Financial Opportunities in a Economic Downturn

Opportunities in a Downturn

We obviously can’t predict a market down-turn in advance, but we can certainly prepare for one. With the markets in a bit of a doldrums the past month, that preparation may come in handy in the fairly near future.

Whenever stocks go down, it opens up a surprising number of (usually temporary) planning opportunities for the alert investor. Perhaps the most obvious is harvesting losses; that is, selling positions that have gone down, booking a loss for tax purposes, and then buying a similar (but not identical) investment that is probably also on sale due to the bearish conditions. The investor retains an essentially equivalent market exposure, but now has a loss to offset gains or income (up to $3,000 of income) on next year’s tax return.

Heads I Was Good Tails, My Luck Was Bad

Another opportunity is a Roth conversion. That means paying taxes on the value of the shares or cash moving from the IRA into a Roth to-day, so that you won’t have to ever pay taxes on that money again. You’ve probably read that if you expect to be in the same or lower tax bracket in the future than you are today, then a Roth doesn’t make tax sense. But if you can make the conversion at lower valuations, then the tax bill is lower today than it would be if the money was taken out after the mar-ket recovers. And some of us believe that tax rates have no-where to go but up.

People who are making annual gifts to their children or heirs can get a little leverage in a market downturn. Each of us can transfer $17,000 this year to others without paying a gift tax. If you were to transfer investments that are temporarily undervalued, then that $17,000 in depressed ETFs could be a more valuable gift when the market recovers.

And finally, when something goes on sale, it’s often a buying opportunity. For some reason, this is how people think when retail or online stores offer discounted prices, but when stocks go on sale, most investors think sell rather than buy. But buying at de-pressed prices is always a good strategy, long-term, for savvy investors.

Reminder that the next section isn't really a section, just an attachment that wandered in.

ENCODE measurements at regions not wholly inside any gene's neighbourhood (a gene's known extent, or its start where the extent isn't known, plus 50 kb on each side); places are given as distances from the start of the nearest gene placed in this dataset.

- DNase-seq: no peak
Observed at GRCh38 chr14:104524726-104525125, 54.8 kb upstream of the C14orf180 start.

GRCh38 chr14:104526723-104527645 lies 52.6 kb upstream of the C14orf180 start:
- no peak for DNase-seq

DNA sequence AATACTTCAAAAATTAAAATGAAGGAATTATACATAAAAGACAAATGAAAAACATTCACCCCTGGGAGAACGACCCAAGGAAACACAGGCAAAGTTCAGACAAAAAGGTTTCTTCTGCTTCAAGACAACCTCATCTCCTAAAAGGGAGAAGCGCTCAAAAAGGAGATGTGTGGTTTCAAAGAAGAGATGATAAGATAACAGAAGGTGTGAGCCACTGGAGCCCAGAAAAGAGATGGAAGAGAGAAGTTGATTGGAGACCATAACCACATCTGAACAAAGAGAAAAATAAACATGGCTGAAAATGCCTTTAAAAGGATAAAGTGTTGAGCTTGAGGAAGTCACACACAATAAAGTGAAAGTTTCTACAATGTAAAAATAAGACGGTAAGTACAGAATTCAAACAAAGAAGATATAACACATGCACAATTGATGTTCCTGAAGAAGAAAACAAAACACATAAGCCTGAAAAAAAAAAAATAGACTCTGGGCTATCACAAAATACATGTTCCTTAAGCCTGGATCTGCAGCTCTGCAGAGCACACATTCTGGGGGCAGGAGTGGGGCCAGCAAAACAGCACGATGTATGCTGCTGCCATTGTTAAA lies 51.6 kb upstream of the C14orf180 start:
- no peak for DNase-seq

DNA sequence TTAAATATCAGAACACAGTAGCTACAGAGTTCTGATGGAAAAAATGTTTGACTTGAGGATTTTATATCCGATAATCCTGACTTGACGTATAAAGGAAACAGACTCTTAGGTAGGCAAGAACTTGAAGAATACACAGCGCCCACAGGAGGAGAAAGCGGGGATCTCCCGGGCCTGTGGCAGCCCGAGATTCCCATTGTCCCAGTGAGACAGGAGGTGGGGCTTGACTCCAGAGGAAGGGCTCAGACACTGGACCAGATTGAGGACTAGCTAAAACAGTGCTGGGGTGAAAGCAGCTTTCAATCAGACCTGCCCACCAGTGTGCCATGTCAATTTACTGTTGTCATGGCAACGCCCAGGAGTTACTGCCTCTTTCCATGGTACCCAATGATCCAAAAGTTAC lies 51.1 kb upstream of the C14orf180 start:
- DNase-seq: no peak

The Looming Revert

Mutual fund managers are paid to de-liver value through their research and good judgment about the markets—never mind the fact that study after study has shown that most active managers tend to under-perform over time. A new research report published in September found that fund managers, in their shareholder communications, were more likely to attribute any performance above their benchmark to skill, and any performance that lagged their benchmark, according to them, was the result of external factors beyond their control (bad luck).

The study had an artificial intelligence pro-gram read through 15,434 shareholder reports associated with 1,969 unique funds. The AI reported on the times when the fund manager attributed success or failure to ‘internal factors’ (that is, decisions made by the fund manager and team) or ‘external factors’ (like market downturns or an adverse economic environment)

The result: taken altogether, the research-ers found that the fund managers were 59% likely to attribute good performance to internal factors, and 83% of the time they blamed under-performance on external factors. In other words, when their performance was good, they tended to attribute it to skill, but when their performance lagged the benchmark, they were overwhelmingly blaming it on their lousy luck.